The average time of transferring the baby to the crib is 6 months. However, there are many factors to consider when deciding when to move your baby to a crib. This post will discuss these factors so you can decide the best time to move yours baby in the crib and do it successfully. Let’s get to that!
Cartridge weight limits
How long your baby sleeps in a chair will include some factors, one of the biggest being its weight. Most basses have a weight limit ranging from 15 to 35 kg. Make sure you check the weight limit of your particular case.
For example, Arms Reach Bassinets all have a 5 month old recommendation or when your child starts squeezing his arms and knees. Other bassets have a suggested age and weight limit. For example, CRZDEAL Bassinet recommends up to 6 months and no more than 30 kg. Smaller basses often have a weight limit of 15-25 kg. Therefore, you should be careful to check the limitations of your particular case. Be sure to stop using a stroller when your baby is too heavy for it.
Another thing to consider when deciding when to change your baby to a crib is whether you plan to continue sharing a room. If your baby crib is too big to fit in your room, then moving them to a crib can also mean moving them to a room separate from you. This is a big step!
AAP recommends that you share a room but not a sleeping area “for at least 6 months but preferably one year”. Therefore, if your baby is not yet 6+ months old and the crib is in a room other than your own, you should consider keeping your baby in the room with you for a little longer… as long as it is safe. If your baby is already 6+ months old then he may be ready to sleep in his room.
Babies sleep soundly, so if your baby keeps you awake at night but does not need your attention, consider wearing earmuffs. With earplugs, you will still hear your baby crying but not waking up to any noise.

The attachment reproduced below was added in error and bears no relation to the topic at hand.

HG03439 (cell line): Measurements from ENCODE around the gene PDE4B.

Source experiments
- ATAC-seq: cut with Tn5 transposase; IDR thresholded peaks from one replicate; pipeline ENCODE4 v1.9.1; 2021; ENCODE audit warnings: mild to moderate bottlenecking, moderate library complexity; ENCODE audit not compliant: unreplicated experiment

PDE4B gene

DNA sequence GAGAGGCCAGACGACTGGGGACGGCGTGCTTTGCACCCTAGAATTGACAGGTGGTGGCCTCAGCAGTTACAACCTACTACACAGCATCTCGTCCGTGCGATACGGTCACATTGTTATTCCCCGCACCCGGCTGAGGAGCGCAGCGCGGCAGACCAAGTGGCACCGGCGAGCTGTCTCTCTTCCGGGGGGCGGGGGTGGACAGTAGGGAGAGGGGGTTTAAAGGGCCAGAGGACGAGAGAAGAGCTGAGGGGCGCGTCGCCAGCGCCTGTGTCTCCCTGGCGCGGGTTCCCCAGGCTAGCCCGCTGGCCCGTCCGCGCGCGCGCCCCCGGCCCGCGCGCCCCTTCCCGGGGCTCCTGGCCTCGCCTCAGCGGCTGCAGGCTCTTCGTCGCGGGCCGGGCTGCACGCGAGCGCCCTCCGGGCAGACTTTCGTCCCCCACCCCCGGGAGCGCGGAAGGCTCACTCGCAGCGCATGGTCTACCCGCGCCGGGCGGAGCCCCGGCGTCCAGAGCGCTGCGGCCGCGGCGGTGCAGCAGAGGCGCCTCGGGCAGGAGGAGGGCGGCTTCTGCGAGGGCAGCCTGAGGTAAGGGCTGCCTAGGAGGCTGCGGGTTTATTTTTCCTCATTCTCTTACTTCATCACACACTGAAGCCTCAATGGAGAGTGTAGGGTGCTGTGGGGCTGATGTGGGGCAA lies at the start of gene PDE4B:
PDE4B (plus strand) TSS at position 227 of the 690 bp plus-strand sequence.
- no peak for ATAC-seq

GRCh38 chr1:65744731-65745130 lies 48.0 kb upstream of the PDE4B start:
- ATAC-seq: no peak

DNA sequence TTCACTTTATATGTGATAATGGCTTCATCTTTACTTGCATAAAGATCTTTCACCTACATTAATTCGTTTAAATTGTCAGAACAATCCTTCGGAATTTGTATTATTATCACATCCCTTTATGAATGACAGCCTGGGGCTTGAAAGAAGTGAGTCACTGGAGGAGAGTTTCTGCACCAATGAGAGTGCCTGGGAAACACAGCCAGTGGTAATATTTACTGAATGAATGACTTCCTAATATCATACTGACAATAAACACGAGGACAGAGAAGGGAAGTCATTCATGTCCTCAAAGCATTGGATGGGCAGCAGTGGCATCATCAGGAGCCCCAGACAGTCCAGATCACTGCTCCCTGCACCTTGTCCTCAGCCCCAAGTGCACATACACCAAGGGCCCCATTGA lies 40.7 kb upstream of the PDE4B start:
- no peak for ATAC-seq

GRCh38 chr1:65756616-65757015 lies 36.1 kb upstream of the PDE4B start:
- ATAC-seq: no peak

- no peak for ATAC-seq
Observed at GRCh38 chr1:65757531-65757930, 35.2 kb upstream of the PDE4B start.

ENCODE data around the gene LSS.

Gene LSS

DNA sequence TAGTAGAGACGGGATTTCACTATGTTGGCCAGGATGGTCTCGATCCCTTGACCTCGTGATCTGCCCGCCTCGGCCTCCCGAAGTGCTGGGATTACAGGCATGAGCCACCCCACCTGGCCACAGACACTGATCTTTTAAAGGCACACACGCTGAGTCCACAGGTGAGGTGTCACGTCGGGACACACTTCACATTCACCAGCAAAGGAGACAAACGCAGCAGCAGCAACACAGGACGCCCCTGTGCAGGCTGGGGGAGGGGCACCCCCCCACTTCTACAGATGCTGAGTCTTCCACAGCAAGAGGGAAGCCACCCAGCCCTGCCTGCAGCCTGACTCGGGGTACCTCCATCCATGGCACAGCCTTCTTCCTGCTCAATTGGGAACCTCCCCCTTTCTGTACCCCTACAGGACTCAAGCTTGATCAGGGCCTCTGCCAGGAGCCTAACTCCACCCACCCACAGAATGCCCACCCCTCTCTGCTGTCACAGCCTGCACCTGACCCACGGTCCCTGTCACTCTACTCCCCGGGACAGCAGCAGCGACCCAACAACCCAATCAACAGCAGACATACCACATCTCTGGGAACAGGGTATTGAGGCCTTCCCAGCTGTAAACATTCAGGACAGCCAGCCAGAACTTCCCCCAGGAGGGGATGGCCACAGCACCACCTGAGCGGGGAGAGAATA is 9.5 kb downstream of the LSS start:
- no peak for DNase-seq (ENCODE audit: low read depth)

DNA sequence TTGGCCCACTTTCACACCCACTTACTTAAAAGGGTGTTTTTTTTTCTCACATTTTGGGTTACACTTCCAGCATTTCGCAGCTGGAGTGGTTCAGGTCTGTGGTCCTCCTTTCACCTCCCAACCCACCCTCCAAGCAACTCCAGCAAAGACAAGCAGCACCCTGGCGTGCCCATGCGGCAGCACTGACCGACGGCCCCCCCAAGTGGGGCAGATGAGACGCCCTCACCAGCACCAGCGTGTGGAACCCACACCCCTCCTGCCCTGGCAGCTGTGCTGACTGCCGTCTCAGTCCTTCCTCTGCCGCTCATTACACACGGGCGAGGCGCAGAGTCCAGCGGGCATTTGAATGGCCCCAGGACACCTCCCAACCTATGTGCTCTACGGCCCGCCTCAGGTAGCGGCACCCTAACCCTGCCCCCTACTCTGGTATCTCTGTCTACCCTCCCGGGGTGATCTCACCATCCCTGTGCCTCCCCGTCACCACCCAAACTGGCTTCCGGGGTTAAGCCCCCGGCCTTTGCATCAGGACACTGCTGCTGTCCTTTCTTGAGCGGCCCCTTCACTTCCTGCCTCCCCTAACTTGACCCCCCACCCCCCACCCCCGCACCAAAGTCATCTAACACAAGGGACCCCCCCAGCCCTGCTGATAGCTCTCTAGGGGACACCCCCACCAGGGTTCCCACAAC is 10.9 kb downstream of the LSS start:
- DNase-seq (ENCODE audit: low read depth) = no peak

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Growth and growth milestones
Even if your baby does not necessarily outgrow the closet due to its weight, it may outgrow it. Some babies become mobile faster than other babies. This means that they can roll or push their arms and knees. One of my clients had a baby that started crawling at 6 months old. This is very young!
(Note: If your baby is not mobile, try not to worry! My sons took a long time to detect and now they are both teenage athletes!)
So when you think about when to carry your baby in a crib, consider that it may be unsafe if they can sit in a crib or crawl on the side of a crib.
Keep in mind that some babies just do not like bassets. My second son was one of them. No matter what I did, I would not even sleep for 5 minutes. I tried to warm the surface and put it on until it fell asleep, etc., but it just wouldn’t sleep there! However, he seemed to be sleeping in his crib. To this day, I can not tell you what he did not like about the bass. Maybe it was the thinnest layer or how small it was. It’s hard to say, but if your baby doesn’t like it, maybe it’s just the crib! Therefore, your baby will not sleep in the crib. Most babies, however, sleep in a crib for up to 4 to 6 months and then start sleeping in a crib.
Bottom line: When should you move your baby to a crib?